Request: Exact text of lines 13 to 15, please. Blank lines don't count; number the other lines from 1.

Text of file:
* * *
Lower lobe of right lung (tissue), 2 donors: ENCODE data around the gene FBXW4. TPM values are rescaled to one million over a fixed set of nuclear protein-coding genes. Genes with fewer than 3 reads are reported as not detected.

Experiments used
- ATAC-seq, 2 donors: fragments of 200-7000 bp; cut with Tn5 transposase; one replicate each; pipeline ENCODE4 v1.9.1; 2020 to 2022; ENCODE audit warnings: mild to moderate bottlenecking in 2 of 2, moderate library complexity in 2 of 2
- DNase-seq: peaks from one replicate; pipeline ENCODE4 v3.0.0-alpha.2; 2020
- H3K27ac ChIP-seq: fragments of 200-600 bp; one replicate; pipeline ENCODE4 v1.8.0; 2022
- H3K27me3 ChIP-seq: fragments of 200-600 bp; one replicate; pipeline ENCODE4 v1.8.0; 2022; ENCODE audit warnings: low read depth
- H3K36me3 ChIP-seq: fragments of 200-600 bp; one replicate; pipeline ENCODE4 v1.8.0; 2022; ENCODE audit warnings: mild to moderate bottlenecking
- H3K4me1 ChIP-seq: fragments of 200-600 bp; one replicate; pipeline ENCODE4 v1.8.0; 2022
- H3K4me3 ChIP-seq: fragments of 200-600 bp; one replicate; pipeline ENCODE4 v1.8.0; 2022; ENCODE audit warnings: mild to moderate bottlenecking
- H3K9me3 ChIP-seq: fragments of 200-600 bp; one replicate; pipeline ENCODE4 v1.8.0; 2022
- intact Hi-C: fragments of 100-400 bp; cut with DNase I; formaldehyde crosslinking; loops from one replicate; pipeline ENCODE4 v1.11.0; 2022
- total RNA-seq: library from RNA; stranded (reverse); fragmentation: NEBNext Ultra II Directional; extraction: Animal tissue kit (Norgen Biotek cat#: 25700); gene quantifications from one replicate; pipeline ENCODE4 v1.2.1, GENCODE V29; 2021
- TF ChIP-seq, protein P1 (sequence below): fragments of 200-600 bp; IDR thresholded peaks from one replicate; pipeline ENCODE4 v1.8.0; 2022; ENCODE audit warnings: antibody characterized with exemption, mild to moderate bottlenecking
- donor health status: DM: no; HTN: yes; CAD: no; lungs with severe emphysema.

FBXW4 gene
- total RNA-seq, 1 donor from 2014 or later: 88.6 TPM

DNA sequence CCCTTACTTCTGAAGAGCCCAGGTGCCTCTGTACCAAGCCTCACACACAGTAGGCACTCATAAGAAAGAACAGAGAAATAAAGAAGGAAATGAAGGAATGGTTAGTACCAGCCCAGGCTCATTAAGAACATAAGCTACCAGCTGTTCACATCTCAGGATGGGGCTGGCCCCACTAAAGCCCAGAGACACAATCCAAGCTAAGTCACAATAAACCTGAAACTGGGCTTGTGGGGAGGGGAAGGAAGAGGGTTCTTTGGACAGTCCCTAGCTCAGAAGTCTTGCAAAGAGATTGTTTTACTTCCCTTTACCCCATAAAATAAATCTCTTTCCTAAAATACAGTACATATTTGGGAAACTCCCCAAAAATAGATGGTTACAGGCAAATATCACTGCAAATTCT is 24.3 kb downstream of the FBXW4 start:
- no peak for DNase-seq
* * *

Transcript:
- TF ChIP-seq, protein P1 (sequence below): fragments of 200-600 bp; IDR thresholded peaks from one replicate; pipeline ENCODE4 v1.8.0; 2022; ENCODE audit warnings: antibody characterized with exemption, mild to moderate bottlenecking
- donor health status: DM: no; HTN: yes; CAD: no; lungs with severe emphysema.

FBXW4 gene